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Michaela Coel Turned Down a $1 Million Deal With Netflix

Michaela Coel Didn't Settle For Netflix's $1 Million Deal, 'Cause She Wanted to Own. Her. Work.

Michaela Coel's impactful series I May Destroy You is a must-watch on BBC One this summer, but did you know it almost ended up on Netflix? During a recent interview with Vulture, Coel explained she was in talks to create her impactful show on the streaming service for $1 million (approximately £797,000) but ran into a disagreement over ownership. Despite being the show's creator, writer, director, and lead actress, Netflix resisted when she asked for a percentage of the copyright.

"She said, 'It's not how we do things here. Nobody does that, it's not a big deal.' I said, 'If it's not a big deal, then I'd really like to have five percent of my rights.'"
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I May Destroy You is not only thought-provoking, it's personal to Coel. The main character, Arabella, is drugged and raped after a night out with friends — loosely based on Coel's own sexual assault experience in 2016. She pitched the idea for the series to Netflix in spring 2017 after she'd worked with the company on her show Chewing Gum, as well as Black Mirror and Black Earth Rising. After they rejected her request for partial copyright ownership, however, she walked away. She even fired her US agency, CAA, once she learned they were pushing her to make a deal for their own monetary gain.

She went back to Netflix to ask senior-level executives for five-percent ownership. "There was just silence on the phone," she said. "And she said, 'It's not how we do things here. Nobody does that, it's not a big deal.' I said, 'If it's not a big deal, then I'd really like to have five percent of my rights.'" Five percent became two percent, which became one percent, which became one-half percent. Her persistence was noticed by a Netflix employee who told her, "'Michaela? I just want you to know I'm really proud of you. You're doing the right thing.'"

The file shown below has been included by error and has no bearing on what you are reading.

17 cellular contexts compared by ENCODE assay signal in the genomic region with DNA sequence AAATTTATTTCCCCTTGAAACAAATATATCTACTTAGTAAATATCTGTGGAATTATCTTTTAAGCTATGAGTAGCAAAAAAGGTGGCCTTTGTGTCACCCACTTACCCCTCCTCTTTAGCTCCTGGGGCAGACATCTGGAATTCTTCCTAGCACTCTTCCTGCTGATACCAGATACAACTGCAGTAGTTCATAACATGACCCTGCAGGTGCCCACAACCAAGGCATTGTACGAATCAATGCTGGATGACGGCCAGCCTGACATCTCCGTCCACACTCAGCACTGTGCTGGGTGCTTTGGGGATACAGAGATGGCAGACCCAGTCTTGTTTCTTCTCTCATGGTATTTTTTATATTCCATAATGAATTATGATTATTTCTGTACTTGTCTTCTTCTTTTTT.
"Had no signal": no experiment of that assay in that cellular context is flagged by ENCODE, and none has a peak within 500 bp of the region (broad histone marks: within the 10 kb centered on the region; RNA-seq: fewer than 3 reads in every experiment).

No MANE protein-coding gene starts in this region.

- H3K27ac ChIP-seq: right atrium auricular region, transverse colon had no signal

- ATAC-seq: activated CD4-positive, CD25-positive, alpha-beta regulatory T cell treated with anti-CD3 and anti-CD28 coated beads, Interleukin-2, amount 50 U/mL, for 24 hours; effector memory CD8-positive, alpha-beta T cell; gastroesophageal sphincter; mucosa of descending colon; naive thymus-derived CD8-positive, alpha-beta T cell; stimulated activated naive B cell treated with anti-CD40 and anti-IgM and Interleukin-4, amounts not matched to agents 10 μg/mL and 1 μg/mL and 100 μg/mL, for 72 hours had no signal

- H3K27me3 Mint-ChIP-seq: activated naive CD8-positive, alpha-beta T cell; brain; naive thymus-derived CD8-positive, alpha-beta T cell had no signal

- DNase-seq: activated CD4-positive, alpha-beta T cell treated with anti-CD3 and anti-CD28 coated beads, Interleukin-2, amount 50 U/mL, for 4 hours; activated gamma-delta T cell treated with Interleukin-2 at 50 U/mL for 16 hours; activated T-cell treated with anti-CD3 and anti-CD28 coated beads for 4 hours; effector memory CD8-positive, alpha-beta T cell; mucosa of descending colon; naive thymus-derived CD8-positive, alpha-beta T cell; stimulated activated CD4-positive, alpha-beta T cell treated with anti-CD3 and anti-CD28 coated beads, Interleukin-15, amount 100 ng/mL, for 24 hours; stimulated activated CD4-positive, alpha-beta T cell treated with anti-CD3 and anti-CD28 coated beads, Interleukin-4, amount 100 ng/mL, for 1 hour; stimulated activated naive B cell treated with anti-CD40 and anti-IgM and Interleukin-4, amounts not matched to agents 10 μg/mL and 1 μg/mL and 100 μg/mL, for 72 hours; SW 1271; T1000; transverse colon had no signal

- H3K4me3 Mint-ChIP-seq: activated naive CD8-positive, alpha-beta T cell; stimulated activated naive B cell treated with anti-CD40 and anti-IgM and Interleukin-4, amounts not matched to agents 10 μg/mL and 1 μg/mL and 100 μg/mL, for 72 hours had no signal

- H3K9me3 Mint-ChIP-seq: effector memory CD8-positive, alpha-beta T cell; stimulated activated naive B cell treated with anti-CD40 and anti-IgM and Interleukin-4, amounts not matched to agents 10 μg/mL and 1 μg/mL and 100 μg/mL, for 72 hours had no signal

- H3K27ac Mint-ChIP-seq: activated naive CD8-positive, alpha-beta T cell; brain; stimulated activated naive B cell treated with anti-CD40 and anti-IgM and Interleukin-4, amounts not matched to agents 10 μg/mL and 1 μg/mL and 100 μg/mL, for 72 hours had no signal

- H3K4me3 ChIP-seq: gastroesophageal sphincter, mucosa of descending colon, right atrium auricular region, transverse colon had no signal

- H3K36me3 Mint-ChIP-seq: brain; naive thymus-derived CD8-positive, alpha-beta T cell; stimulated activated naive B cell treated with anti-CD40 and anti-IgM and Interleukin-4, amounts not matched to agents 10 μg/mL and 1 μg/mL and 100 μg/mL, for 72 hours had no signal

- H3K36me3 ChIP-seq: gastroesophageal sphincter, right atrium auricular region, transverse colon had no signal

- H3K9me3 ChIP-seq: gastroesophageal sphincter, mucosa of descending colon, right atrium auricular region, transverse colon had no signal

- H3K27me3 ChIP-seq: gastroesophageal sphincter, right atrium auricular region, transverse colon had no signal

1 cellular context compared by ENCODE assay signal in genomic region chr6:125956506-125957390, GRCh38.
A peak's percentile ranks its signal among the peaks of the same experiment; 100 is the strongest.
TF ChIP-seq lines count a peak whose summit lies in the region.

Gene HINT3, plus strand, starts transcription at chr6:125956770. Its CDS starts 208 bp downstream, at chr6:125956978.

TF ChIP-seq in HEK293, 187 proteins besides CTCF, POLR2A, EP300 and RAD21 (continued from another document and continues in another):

"I remember thinking, I've been going down rabbit holes in my head, like people thinking I'm paranoid, I'm acting sketchy, I'm killing off all my agents," Coel said. "And then she said those words to me, and I finally realised — I'm not crazy. This is crazy."

By the fall, she was ready to try her pitch with the BBC (and by default, HBO) and was pleasantly surprised with the result: full creative control, rights to her work, and an executive producer title. The moral of the story? Know your worth and show your worth. Thanks to Coel's adamance, fans have the chance to catch her 12-episode show on Mondays at 9 p.m. ET.

Image Source: Getty / John Phillips
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